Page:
Academic Year Gallery Hours:
Tues, Wed, Sat: 12-3pm
Thurs, Fri: 12-6pm
Closed Monday, Sunday, and University Holidays
Summer Gallery Hours:
Wed, Thurs, Sat: 12-3pm
Closed Monday, Tuesday, Sunday and Federal Holidays
Whatever one’s philosophical inclination, light is intrinsic to our physical and spiritual selves. It gives us the power of vision so that looking and consequent ‘seeing’ is possible. Because the evolution of human intelligence is primarily based on information we have gathered through vision, light has come to mean illumination and enlightenment, a possession of the mind. Not only does it reveal what is around us, it also makes known that which is inside us. That illumination is often spiritual in nature, applied both to God as the source of divine light and to individuals who manifest it.
Award-winning photographer and professor Matthew Hamon created the profoundly arresting photographs in this exhibition partly while traveling in the Rocky Mountain West, and partly during a sabbatical that took him to Iceland. Through selections from that body of work, this exhibition contemplates a driving concept of Hamon’s creative work –Ratljóst. This Icelandic word translates to English as “sufficient light to navigate by.”
Herbert’s passage above prompts us to understand light, and through it our visual engagement with the natural world, as a portal to the sublime. Hamon’s photographs return us to a related 19th-century Romantic notion: that intense emotional states are a pure source of authentic aesthetic experience. This experience, with an emphasis on awe, even terror – especially when confronting the natural beauty of storms and wild landscapes, was thought to elevate human existence to something nobler than the scientific truths emerging from the forming scientific disciplines. Hamon’s pictures move us to consider that elevation of human existence, and to question our connection to place – even places thousands of miles apart – through myriad, complex stories of travel, work, home, and heritage.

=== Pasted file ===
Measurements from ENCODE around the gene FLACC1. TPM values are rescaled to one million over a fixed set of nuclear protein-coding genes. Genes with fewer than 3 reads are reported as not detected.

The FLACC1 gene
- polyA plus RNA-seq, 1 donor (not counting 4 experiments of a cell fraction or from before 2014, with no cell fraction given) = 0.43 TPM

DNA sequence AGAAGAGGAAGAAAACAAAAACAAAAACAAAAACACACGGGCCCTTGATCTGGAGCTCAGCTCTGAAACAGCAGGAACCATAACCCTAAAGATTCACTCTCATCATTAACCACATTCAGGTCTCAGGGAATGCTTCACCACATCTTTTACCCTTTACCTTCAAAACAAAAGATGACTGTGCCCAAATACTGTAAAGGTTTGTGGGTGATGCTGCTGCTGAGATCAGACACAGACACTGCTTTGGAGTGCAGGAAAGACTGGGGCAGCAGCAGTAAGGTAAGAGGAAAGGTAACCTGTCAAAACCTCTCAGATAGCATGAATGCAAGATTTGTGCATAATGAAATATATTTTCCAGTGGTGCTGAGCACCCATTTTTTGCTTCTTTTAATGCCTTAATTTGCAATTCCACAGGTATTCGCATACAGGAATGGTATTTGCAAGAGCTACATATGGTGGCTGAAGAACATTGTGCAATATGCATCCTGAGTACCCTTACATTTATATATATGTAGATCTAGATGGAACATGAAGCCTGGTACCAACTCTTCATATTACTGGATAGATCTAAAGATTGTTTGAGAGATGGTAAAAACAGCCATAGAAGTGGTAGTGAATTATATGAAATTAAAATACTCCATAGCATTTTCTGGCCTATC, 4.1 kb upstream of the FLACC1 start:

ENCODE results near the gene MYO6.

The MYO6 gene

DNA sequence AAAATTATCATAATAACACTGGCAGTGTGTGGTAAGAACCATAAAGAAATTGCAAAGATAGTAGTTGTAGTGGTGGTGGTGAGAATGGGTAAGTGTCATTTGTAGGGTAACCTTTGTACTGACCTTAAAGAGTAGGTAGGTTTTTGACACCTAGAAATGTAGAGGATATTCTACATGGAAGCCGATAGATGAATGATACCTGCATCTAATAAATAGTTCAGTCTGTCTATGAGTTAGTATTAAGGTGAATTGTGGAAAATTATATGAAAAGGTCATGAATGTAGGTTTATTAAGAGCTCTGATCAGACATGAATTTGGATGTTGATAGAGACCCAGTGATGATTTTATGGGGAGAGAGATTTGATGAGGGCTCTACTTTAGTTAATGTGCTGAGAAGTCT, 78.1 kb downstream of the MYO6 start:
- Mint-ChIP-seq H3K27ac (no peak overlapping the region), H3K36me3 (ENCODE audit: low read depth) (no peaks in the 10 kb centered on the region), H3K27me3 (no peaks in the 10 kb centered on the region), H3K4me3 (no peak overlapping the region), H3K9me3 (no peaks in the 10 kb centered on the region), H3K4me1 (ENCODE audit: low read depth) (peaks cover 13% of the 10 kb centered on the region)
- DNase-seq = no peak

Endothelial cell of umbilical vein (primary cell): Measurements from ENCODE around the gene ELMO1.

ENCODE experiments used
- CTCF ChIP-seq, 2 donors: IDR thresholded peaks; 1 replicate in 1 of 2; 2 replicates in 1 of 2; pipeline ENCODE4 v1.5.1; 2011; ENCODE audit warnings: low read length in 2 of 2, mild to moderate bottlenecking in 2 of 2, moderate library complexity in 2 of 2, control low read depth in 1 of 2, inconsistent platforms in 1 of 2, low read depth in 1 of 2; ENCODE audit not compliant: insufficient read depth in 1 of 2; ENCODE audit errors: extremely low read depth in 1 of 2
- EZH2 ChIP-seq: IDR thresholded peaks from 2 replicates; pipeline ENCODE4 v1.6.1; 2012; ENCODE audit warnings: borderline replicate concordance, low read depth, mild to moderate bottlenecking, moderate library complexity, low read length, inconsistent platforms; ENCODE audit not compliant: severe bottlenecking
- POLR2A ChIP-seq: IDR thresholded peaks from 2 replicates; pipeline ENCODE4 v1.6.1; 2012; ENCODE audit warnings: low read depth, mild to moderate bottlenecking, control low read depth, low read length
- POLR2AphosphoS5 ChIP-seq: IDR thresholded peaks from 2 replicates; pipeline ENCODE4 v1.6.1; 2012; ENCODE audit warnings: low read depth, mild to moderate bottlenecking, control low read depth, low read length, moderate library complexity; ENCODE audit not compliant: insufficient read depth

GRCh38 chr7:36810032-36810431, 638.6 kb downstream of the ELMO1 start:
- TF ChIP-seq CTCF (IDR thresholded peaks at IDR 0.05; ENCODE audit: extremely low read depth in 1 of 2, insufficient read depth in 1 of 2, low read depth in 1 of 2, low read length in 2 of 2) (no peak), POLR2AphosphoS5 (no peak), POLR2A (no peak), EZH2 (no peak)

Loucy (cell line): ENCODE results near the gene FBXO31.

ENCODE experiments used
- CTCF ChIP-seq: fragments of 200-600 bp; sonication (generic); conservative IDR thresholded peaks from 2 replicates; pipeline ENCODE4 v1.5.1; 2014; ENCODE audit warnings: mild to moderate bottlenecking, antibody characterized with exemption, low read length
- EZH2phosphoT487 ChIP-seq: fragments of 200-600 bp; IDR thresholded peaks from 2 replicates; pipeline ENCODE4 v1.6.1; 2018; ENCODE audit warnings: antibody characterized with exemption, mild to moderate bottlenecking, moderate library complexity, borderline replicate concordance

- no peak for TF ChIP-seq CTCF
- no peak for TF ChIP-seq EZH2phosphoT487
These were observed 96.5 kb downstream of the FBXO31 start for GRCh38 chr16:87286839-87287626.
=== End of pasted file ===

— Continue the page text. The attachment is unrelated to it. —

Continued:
This exhibition spans the career of an artist whose oeuvre traverses the vast expanse of European and American modernism, from post-impressionist scenes recalling the work of Paul Gauguin to New-York-style Abstract Expressionism and Pop Art. The generic title of “modernist” might therefore seem apt, but it warrants scrutiny.
After serving in the Army Air Corps in the second world war, Jack Franjevic was stationed in Great Falls. After relocating to Illinois, where he attended the Art Institute of Chicago, he went on to teach art at Grinnell College in Iowa, eventually returning to Montana to accept a professorship at a new liberal arts school – the College of Great Falls. During his tenure there he taught students who would go on to become creative titans in the state, including Steve and Bev Glueckert, James Todd, and others.
Like fellow war veterans and college professors Aden Arnold, Rudy Autio, Walter Hook and Peter Voulkos, Franjevic was a conduit that connected Montana artists to the art world beyond the Rocky Mountain West. Indeed, during his 1969 sabbatical tour of England, France, Germany and Italy, he visited museums, obsessively photographing in city after city, museum after museum. Franjevic proceded to invent a new medium, the Photostat, transferring photo images onto silkscreen onto canvas. If his earlier paintings seemed to comb European modernist styles, this new body of work combined realism with abstraction to transcend geographic space. In this sense, Jack Franjevic became a distinctly Montana modernist.
Monte Dolack is the most widely recognized and beloved artist in Montana. He will celebrate his 70th birthday in the year 2020. Simultaneously, MMAC will celebrate its 125th anniversary. As the inaugural exhibition of the museum’s sesquicentennial season and celebration, the show brings together some 80 original oil paintings, sketches, lithographs, and posters reflecting Dolack’s love of the natural world, blending his interest in storytelling and mythology with his profound sense of humor.
The artist’s keen observations of nature and his concern for environmental issues have led to commissions from dozens of conservation organizations like American Rivers, Defenders of Wildlife, the Nature Conservancy, and Trout Unlimited; and he has created over 300 posters and prints for various organizations since 1964. Dolack’s works can be found in the collections of the American Association of Museums, the Library of Congress, the National Wildfire Foundation, and many other prestigious museums and corporations.
Dolack has received countless awards. Most recently, in 2018, the Montana Arts Council bestowed on him the Governor’s Arts Award for lifetime achievement. In 2009, along with his late wife Mary Beth Percival, Monte received the Distinguished Fine Arts Alumni Award from UM’s College of Visual and Performing Arts. He was also selected by the Missoulian as one of the 100 most Influential Montanans of the 20th Century. Since 1993, he has managed a flourishing fine art studio/gallery in Missoula, Montana. His work is available at Monte Dolack Fine Art and dolack.com, as well as at The Frame of Mind Gallery in Missoula.